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on 5 July 2008
For fans of THE HARDY BOYS, here's an account of the real writer behind the first books of the series. He's Canadian writer Leslie MacFarlane who, in his early struggling years, signed with Edward Stratemeyer's Syndicate to write novels for the juvenile market from outlines provided by the syndicate.

MacFarlane worked on more than one series but it's THE HARDY BOYS that grants him a special position in the firmament (however, ambivalent he was about it). He wrote the first ones plus most of the first 30 books and therefore laid the foundation for much of its style and characterization -- even if the plots weren't his, nor the author's name, and altho he only got a small, flat payment in return.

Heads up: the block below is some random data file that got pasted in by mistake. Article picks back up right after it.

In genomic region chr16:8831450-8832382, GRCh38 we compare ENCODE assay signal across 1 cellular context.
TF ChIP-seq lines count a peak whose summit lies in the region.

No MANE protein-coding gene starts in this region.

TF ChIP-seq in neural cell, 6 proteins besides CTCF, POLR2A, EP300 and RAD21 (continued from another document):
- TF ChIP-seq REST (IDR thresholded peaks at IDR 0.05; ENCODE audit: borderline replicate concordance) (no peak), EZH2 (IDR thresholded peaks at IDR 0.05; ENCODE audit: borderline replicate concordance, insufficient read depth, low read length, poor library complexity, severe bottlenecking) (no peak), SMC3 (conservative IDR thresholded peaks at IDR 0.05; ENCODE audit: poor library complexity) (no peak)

This book details his personal and professional life from childhood to death in 1977. Much seems to come from diaries that he kept as an adult. And some from letters he wrote to his children. While the Hardy Boys is the main motive behind this book, MacFarlane's other work -- his adult stories, his radio and television contributions -- are examined.

Be aware that MacFarlane's life had no excitement to speak of unless you consider the stress of trying to earn income and sustain his family as a freelance writer as exciting. Still, it might be inspiring not just to aspiring writers but to those who are struggling to get by in their lives.

The writing of this biography is unadorned and a bit repetitive -- sometimes, repeating itself within a couple pages. The chronology is often sacrificed as the author ties together events by theme (a not uncommon technique in biographies). Yes I found every page readable and informative.

(For more on the Stratemeyer Syndicate try the lively GIRL SLEUTH: NANCY DREW AND THE WOMEN WHO CREATED HER.)
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